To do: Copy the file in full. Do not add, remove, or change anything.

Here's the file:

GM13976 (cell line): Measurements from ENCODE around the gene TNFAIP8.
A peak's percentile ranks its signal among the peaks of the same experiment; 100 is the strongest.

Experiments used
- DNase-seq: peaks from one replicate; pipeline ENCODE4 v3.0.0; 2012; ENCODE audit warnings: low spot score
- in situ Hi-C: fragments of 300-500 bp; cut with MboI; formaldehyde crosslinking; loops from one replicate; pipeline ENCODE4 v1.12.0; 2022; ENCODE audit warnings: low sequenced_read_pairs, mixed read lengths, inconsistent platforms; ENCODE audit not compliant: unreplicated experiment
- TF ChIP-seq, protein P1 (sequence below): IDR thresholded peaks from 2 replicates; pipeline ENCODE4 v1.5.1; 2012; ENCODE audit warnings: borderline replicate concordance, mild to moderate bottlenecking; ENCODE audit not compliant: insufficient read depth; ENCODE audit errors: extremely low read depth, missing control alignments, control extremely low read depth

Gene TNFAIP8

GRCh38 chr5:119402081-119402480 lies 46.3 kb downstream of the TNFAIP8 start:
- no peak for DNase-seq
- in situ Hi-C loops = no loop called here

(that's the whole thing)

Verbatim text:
GM13976 (cell line): Measurements from ENCODE around the gene TNFAIP8.
A peak's percentile ranks its signal among the peaks of the same experiment; 100 is the strongest.

Experiments used
- DNase-seq: peaks from one replicate; pipeline ENCODE4 v3.0.0; 2012; ENCODE audit warnings: low spot score
- in situ Hi-C: fragments of 300-500 bp; cut with MboI; formaldehyde crosslinking; loops from one replicate; pipeline ENCODE4 v1.12.0; 2022; ENCODE audit warnings: low sequenced_read_pairs, mixed read lengths, inconsistent platforms; ENCODE audit not compliant: unreplicated experiment
- TF ChIP-seq, protein P1 (sequence below): IDR thresholded peaks from 2 replicates; pipeline ENCODE4 v1.5.1; 2012; ENCODE audit warnings: borderline replicate concordance, mild to moderate bottlenecking; ENCODE audit not compliant: insufficient read depth; ENCODE audit errors: extremely low read depth, missing control alignments, control extremely low read depth

Gene TNFAIP8

GRCh38 chr5:119402081-119402480 lies 46.3 kb downstream of the TNFAIP8 start:
- no peak for DNase-seq
- in situ Hi-C loops = no loop called here